James was 2 years old when he and his sisters and brothers were placed in the Quarrier’s Home in Bridge of Weir, Scotland. They were sent, likely by train, from Edinburgh to Glasgow and were first examined at the City Orphanage in Glasgow to determine their state of health. They were transferred after only 1 day because they were in good health.
When James was 3 years old he sailed to Canada and was taken from the Marchmont Home in Belleville, Ontario by Mr. and Mrs. Edwin Harris, who, (according to the orphanage records) had recently lost their only son. Mr. Harris was a builder and the Harris’s had a daughter named Ethel. Shortly, after they picked up James at the Home, Ethel wrote the orphanage saying, ” Mamma thought you would like to know how Jamie is after his journey. He arrived safely. When the cab drove up to the door, he put his head out of the cab window and called out ‘ There’s Papa ! ‘ He was very tired. Mamma put him to bed about eight o’clock, but he would not stay without her. She laid down by him; he said to her, ‘ Keep close to me, mamma. ‘ We thought him very wise. Papa and I like him very much. We think he is a sweet little fellow. I think I shall like him for my brother. Mamma would have written herself, but she is so busy getting him some clothes. He is very happy. Trusting you will not be anxious, Ethel Harris ”
The family settled initially in St. Thomas, Ontario and the following are excerpts from the Marchmont Home’s records on James–Mrs. Harris came for him, spent Sunday at the Home, and took him away Monday August 11, 1884. Mrs. Harris writes Jamie is getting very fat, goes out walking 2 hours every
morning. Mrs. Harris writes James has had scarlet fever. Says hislittle hymns. Dr. says out of danger. Enclosed photo with sister and dog. Jamie is running about again and so happy. Ethel writes a nice
letter about Jamie. She is very fond of him. He weighs 38 lbs and has grown 1 1/2 inches. Nice letter about our little sunbeam. Summer of 1885, Ethel writes Jimmy was jumping off the verandah and broke his leg two weeks ago, otherwise he is well. We are going to the country in August. Jimmy can walk around again.
Miss Bilbrough of the Home spent the day at Jamie’s house, found him grown tall and rosy cheeks, nicely brought up and parents and sister devoted to him. In 1888, wrote James is doing very well at school. Is fat and well and growing such a big boy. By November of 1889, the family had moved to Vancouver, British Columbia and Ethel wrote, Jimmy is well and a good boy. When my mother was at the point of death he did all he could to help me.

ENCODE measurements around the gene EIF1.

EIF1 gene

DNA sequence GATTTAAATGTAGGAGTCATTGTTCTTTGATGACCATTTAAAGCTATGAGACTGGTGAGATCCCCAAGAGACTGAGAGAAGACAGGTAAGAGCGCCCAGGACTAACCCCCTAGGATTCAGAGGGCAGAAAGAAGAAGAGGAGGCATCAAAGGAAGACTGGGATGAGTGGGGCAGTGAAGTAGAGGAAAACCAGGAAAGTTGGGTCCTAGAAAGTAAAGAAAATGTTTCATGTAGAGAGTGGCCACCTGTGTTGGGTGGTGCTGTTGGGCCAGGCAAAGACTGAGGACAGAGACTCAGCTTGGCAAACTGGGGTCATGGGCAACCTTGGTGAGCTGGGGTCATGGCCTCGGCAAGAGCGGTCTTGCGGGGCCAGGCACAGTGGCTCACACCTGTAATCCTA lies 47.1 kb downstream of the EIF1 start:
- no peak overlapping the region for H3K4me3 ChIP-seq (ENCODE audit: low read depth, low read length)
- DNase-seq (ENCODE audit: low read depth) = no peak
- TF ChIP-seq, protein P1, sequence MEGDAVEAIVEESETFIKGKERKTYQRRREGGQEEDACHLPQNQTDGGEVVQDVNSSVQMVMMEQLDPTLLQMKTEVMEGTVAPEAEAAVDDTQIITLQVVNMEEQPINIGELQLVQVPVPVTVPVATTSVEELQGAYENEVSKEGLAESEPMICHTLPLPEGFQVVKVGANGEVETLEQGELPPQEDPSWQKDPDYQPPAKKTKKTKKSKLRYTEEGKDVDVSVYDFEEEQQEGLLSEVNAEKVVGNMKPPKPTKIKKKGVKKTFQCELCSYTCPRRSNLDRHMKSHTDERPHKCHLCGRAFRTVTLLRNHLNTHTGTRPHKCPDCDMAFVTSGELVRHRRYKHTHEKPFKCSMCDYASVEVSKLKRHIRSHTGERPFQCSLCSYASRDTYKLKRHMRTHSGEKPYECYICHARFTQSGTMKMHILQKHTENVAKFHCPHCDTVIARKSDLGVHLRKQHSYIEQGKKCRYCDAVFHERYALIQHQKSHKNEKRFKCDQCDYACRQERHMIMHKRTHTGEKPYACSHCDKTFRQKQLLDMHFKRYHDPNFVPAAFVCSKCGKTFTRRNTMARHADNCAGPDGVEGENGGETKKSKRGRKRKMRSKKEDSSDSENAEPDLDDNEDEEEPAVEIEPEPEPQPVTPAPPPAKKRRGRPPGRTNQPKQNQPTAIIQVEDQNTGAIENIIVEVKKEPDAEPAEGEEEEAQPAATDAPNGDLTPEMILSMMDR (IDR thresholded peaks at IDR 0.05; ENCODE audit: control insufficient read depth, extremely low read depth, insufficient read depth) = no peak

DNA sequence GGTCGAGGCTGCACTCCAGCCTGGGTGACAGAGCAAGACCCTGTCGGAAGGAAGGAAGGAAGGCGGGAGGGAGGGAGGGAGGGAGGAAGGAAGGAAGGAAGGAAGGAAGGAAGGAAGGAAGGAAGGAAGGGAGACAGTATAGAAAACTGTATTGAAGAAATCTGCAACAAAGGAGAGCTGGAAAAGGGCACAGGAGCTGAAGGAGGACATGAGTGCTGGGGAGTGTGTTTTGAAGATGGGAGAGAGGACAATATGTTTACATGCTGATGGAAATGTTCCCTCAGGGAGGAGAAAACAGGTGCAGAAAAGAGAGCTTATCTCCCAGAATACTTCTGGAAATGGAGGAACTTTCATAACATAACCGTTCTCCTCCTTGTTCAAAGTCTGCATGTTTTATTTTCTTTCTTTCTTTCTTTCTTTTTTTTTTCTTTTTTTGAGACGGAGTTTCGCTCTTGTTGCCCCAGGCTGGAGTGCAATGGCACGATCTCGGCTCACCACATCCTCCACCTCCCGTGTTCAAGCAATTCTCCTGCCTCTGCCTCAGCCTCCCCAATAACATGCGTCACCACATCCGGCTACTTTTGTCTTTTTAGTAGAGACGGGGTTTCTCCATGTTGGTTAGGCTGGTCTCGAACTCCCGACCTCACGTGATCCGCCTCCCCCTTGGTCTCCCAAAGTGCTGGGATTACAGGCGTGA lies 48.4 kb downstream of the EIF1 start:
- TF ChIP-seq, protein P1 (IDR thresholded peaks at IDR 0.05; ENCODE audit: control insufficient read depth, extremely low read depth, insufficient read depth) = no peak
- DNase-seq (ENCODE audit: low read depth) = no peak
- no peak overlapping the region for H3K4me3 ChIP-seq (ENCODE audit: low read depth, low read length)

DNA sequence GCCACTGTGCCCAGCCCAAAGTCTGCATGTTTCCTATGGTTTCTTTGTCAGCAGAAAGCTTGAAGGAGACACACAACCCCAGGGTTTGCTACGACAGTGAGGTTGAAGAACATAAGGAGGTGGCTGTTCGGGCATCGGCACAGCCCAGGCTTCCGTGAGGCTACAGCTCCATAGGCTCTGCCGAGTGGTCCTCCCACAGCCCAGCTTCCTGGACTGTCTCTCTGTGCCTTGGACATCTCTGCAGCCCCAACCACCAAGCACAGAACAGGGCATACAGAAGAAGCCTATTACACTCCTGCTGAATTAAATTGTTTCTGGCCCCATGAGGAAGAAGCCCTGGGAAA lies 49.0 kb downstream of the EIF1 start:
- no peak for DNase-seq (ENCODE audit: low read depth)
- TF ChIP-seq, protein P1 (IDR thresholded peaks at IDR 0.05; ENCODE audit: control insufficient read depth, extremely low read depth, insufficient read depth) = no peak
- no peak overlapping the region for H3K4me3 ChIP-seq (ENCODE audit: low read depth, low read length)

At this time, Ethel would have been 15 years old and James 9 years old. Five yearslater in 1894, Ethel writes,I am now Mrs. MacKintosh. I thought you would like to hear of Jim. He is now with father and my step mother at Vernon, a town up in the mountains. They left Vancouver after mother died. My step mother is very kind to Jim and he is very fond of her. He has lately joined the Methodist Church for 3 months probation. He was converted recently. I have a boy 9 months old and am very happy, but should like Jim near me. He writes to me occasionally. ”
It is said that he advertised in newspapers and that Margaret Blance saw his ad and answered it, being overjoyed to learn of her brother that she had lost all contact with. James traveled all the way from British Columbia to Ontario where his 4 siblings were still living.
He got work at a resort in Rockport, Ontario. There he met Scillennia Kirker, who was working in the kitchen at the resort. The Kirker Family asked him to stay with them and he was thus able to locate and reunite with his long, lost siblings. Scillennia’s youngest sister, Annie, was still living when I began this family research in the late 1970’s and she told me her memories of James as being a very well educated, gracious young man who was musically talented. She saidher whole family loved him!
James married Scillennia and they moved back to British Columbia where James had grown up. Shortly after their son, Harold, was born in British Columbia in 1908, James developed a progressive paralysis and the family returned to Ontario so that James might get the best medical care from doctors in Montreal, Quebec. Nothing was able to help him and he died in 1913.